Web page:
imagined what his father must be going through, camped in a tent in the middle of nowhere.
At least Bud is there with him, he thought. Finally, he dozed off.
Here is another flattering review for my novel, A Beautiful Glittering Lie. Thank you so much, Joanne, for your wonderful review!
I had a little trouble getting into this book, but once I did – I didn’t want to put it down.
I have read several books about the Civil War, but written from the side of the North. This novel is written from the point of view of a family from Alabama. J D R Hawkins’ writing style is such that I grew to feel I knew the family who were the principal characters in the book.
My only complaint, if you can call it that, was that the book ended rather abruptly. There are however, two books which apparently continue the story.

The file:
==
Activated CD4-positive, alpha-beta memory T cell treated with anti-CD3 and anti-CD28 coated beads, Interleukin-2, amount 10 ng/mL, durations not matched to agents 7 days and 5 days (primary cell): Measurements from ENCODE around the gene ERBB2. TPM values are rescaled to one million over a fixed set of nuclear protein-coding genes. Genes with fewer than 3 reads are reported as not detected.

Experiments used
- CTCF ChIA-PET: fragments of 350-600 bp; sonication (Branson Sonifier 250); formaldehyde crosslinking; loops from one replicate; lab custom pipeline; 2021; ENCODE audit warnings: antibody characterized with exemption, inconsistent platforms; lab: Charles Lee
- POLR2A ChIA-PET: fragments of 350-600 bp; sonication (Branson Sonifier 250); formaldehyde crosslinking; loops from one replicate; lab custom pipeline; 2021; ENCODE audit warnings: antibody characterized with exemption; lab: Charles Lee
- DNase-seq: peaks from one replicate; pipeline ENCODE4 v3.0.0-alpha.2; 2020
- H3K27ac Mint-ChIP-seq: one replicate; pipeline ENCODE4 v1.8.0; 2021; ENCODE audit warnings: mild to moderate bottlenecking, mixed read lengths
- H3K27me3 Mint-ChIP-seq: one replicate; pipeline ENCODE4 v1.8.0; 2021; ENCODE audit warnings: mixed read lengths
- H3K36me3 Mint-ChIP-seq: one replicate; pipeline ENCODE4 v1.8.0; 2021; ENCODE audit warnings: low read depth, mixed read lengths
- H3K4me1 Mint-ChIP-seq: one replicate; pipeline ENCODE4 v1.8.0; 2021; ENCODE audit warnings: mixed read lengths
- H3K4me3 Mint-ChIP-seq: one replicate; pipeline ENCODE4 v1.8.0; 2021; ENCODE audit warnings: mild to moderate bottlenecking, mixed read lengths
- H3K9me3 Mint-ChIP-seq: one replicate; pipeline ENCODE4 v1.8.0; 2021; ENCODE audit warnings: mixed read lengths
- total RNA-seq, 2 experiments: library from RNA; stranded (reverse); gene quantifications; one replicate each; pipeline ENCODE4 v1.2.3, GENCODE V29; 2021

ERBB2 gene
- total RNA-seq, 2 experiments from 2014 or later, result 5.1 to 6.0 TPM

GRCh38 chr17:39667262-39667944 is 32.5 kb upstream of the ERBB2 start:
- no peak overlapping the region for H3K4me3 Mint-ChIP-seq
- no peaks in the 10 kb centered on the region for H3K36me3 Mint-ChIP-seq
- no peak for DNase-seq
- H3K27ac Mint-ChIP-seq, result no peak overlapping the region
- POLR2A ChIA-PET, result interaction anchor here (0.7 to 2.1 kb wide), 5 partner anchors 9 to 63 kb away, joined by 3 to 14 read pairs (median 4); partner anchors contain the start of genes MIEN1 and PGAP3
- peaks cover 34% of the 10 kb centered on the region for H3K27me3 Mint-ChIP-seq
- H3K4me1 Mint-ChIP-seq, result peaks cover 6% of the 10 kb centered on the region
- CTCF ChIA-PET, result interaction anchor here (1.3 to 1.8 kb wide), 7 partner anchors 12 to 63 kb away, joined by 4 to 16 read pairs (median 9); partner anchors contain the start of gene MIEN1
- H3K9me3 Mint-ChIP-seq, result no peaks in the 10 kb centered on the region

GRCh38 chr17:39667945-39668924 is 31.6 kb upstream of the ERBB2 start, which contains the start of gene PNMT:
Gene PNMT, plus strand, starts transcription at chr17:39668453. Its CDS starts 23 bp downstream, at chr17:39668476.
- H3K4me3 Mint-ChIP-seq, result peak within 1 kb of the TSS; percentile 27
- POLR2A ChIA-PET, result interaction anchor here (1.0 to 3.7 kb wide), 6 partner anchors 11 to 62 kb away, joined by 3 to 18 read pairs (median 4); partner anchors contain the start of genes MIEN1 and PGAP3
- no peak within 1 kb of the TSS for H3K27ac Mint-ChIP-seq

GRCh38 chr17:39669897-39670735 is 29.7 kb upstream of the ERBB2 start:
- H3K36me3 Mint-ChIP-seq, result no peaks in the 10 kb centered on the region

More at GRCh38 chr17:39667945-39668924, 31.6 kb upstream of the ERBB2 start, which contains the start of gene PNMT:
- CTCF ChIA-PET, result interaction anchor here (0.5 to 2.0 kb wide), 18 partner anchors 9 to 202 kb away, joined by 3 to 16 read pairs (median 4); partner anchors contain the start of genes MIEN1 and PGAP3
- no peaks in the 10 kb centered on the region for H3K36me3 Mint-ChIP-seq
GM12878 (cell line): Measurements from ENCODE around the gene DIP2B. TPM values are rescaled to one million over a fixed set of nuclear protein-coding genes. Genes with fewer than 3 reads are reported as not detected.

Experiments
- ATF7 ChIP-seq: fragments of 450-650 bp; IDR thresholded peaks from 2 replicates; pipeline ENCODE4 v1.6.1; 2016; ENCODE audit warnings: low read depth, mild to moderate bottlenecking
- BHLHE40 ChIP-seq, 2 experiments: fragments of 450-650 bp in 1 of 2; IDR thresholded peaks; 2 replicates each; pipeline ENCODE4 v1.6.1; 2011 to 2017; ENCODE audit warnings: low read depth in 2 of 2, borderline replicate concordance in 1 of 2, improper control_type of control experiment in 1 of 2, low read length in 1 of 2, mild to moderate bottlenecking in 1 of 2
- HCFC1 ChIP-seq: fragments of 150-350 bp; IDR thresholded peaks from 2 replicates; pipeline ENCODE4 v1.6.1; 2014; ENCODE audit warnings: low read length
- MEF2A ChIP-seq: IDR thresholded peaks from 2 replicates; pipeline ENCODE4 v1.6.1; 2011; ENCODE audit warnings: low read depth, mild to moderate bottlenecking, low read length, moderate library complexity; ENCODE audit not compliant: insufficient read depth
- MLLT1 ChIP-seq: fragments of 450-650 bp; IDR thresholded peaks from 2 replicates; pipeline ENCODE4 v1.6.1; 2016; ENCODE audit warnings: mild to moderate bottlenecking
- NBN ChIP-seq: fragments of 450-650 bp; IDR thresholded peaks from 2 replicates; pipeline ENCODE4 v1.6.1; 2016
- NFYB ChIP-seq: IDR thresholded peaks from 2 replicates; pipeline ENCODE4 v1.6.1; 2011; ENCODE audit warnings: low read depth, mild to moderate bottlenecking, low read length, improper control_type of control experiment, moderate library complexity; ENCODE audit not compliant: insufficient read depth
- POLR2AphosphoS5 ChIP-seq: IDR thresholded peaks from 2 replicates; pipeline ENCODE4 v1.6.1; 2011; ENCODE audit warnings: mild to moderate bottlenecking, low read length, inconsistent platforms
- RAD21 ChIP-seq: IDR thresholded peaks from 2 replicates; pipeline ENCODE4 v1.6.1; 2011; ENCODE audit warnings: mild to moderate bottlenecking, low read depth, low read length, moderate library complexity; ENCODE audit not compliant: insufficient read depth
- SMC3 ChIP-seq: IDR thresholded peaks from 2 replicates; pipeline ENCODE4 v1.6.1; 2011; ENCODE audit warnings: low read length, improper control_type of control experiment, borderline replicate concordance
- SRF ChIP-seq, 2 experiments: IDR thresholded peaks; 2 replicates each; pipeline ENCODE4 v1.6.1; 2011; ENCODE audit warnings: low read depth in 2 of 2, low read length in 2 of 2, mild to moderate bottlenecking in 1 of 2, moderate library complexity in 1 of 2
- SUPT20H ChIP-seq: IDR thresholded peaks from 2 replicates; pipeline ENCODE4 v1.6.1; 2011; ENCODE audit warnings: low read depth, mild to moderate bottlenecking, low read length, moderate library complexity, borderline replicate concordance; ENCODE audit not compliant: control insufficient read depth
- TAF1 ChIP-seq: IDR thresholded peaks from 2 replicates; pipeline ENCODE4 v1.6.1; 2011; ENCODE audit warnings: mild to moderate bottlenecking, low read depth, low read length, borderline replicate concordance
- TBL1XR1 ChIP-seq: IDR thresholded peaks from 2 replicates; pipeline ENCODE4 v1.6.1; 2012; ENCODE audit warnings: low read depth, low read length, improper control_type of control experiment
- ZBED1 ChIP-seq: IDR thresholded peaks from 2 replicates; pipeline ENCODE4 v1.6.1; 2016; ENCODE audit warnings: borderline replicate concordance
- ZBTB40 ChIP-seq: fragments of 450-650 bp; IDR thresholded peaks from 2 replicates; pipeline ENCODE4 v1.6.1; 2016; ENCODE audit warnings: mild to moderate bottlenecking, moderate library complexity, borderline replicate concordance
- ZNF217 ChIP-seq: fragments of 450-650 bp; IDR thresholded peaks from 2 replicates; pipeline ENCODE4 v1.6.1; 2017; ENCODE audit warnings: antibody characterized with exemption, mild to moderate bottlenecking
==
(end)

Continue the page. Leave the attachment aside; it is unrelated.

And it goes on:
All in all – I loved it! I will place J D R Hawkins on my favorite authors list!
Just for fun, and because this is the last week of Confederate Heritage Month, I thought I’d share some teasers that were made up for me by a previous publisher. The book is now out with Westwood Books Publishing, LLC. I hope you enjoy them. Let me know what you think!
Christmas is one of my favorite holidays. There is so much electricity in the air. Everyone is excited and friendly. Of course, here in Colorado, people are friendly most all the time, but Christmas is special. What other time of year can you listen to decades, even centuries old songs, and sing along? What other time of year can you see living nativities, Santa Clauses galore, and so many decorations, presents and treats? And what other time of year, other than possibly the Fourth of July, can you see so many colorful lights?